By Jane H. Firth
Article appeared in the Philadelphia Business Journal January 10, 2014.
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In his book, Thinking Fast and Slow, Daniel Kahneman distinguishes between two primary functions of the human brain, which he calls system 1 and system 2. System 1 is very good at seeing and orienting, it is intuitive; system 2 carries out complex tasks such as the multiplication of numbers.
As he takes us on this journey of discovery he cites a well-known experiment conducted by Christopher Chabris and Daniel Simons from their book, The Invisible Gorilla. This experiment asks participants to watch a short film of two teams passing a ball. One team is wearing white shirts, one team is wearing black shirts. The viewers are instructed to focus on and count the number of passes made by the team wearing white shirts while ignoring the team wearing black shirts.
Halfway through the video a woman wearing a gorilla suit appears for a total of 9 seconds, thumps her chest, and moves on. About half of the many thousands of people who viewed the video in the experiment did not report having seen anything unusual. The counting task and instruction to ignore one of the teams caused “the blindness.”
Participants in the experiment are surprised by their “blindness,” and can’t imagine how they could have missed seeing the gorilla! Kahneman says that no one who would watch the video without the task would miss the gorilla, that the task of focusing and counting can override system 1’s intuitive function of seeing and orienting. In using this example he wants us to know that we can be “blind to the obvious and blind to our own blindness.” I love this phrase, and in my work with executives I find it holds true in so many ways…
An executive said to me earlier in the year, having surprised herself by what she had been able to accomplish as a leader in her organization, “I am 52 years old and I forgot that I had potential.” Our potential is something else we can be “blind” to.
As we begin the New Year, you are probably thinking about some things you would like to achieve personally and professionally over the course of the coming year. Would your goals be different if you knew you had potential you had been blind to?
Without realizing it we can be blind to the fact that we have the ability to grow in important ways. If I were to say to you that no matter how accomplished and experienced you are, no matter what you have achieved in your life, you have considerable potential you are unaware of, would you choose to take the blinders off? What if that potential represented your ability to evolve, as a leader, and as a person? What if that potential represented your ability to become a better communicator, a better listener, someone more capable of bringing out the best in yourself and those you lead? If it is true that you have considerable potential you are unaware of having, or are “blind” to at the moment, what would be a goal that would hold meaning for you?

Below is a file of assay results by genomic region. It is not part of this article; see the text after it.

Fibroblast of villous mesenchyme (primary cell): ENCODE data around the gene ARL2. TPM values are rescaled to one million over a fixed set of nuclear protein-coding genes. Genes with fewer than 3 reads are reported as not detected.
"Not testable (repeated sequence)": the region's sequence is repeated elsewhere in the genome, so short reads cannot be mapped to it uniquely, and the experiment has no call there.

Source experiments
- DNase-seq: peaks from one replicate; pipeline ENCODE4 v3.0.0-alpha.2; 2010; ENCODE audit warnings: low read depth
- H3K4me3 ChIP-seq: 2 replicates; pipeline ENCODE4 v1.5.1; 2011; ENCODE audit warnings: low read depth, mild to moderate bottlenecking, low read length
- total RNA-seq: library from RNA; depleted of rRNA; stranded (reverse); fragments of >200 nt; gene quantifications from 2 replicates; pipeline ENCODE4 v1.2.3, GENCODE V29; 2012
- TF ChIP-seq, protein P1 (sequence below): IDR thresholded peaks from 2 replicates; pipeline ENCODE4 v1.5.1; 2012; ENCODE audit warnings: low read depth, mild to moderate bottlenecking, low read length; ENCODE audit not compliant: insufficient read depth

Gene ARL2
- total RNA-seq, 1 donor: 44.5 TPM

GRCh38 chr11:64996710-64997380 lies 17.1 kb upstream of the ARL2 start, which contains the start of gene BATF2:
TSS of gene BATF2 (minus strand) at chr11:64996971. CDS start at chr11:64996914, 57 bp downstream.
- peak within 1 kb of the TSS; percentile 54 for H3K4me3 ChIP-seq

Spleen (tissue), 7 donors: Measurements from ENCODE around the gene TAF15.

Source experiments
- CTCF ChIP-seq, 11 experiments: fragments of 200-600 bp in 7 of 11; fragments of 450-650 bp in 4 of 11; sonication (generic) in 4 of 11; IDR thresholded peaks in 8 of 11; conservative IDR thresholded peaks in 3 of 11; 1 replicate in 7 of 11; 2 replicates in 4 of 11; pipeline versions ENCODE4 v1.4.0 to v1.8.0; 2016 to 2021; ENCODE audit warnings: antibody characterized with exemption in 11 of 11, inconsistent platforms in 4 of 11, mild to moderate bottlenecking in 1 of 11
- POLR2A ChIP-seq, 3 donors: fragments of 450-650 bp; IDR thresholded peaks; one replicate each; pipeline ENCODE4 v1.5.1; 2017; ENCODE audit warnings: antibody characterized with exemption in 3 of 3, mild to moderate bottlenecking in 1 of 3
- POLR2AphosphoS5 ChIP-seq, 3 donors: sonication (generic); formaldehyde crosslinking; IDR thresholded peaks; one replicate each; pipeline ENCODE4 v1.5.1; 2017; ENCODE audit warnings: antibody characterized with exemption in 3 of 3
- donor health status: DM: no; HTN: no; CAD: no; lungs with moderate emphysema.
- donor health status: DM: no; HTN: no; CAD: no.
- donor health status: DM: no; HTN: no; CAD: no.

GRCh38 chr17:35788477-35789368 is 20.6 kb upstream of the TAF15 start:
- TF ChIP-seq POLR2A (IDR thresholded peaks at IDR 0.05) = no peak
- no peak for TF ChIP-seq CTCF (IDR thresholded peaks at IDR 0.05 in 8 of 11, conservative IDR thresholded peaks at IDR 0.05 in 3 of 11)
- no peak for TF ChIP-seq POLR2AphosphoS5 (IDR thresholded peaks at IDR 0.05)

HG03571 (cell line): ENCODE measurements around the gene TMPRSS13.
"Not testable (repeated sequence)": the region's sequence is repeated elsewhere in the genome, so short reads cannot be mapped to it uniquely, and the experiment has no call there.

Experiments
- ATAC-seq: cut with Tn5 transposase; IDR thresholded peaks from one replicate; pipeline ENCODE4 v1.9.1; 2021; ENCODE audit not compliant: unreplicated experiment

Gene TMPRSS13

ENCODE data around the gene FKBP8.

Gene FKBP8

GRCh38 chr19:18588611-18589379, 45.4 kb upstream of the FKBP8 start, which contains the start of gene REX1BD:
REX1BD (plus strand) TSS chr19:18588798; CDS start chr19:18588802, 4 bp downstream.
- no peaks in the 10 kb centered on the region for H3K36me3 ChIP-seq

Where to begin… How to focus…
Make an appointment with yourself to reflect and answer some questions. Start by taking an honest read on the past year… As you reflect about the past year, think about what occurred as a result of your leadership: What did you accomplish? What are some of the things that happened that you feel good about? Where and how and with whom, could you have done a better job? What problems did you grapple with, what challenges did you take on? What risks did you take and what happened as a result? Then start to think about this coming year: How you would like to evolve as a leader? What you would really like to accomplish? What would you like to do differently, what would you like to improve, what strengths would you like to build on?
Finding, clarifying the one goal that matters to you most…
As you work on clarifying what you would really like to accomplish this year, choose one important goal that you are willing to hold yourself accountable for. Maybe you are impatient with people you lead but sincerely want to be a better listener. What would be possible if you were to “park your impatience” outside the door and start listening in a more empathetic and effective way? Maybe you hate meetings but your team values getting together on a regular basis. How could you transform what you now call “a meeting” into a regular opportunity to think things through transparently together and strategize in important ways? How could you transform mere meetings into opportunities for synergy and partnership?
Ask yourself to use that challenge as a way to cause a win for everyone you lead. How would you feel if you looked back at the end of 2014, and surprised even yourself as to how your discipline and determination made a difference in evolving your leadership? What if you saw you’d been blind to your own potential? What if you could grow this year in a way you really care about? Pick something difficult and meaningful and turn it into a developmental challenge for yourself. Like the executive who had forgotten her own potential, what is there to be gained comes into view and within our grasp once we commit to and engage ourselves in a worthwhile challenge. Engaging with the challenge leads us to find out what we have within us that we’d been blind to.
You didn’t know you had it in you!
Step forward into your potential this year. Be willing to surprise yourself with what you are capable of in the process. Make this year really count for yourself and those you lead.
JANE H. FIRTH is a Philadelphia-based expert in the field of executive coaching and leadership development. She is a trusted advisor, coach, consultant, and seminar leader, empowering individuals, C-Suite executives, and their teams to address dramatic improvements in performance, behavior, and leadership. She can be reached at Jane@FirthLeadershipPartners.com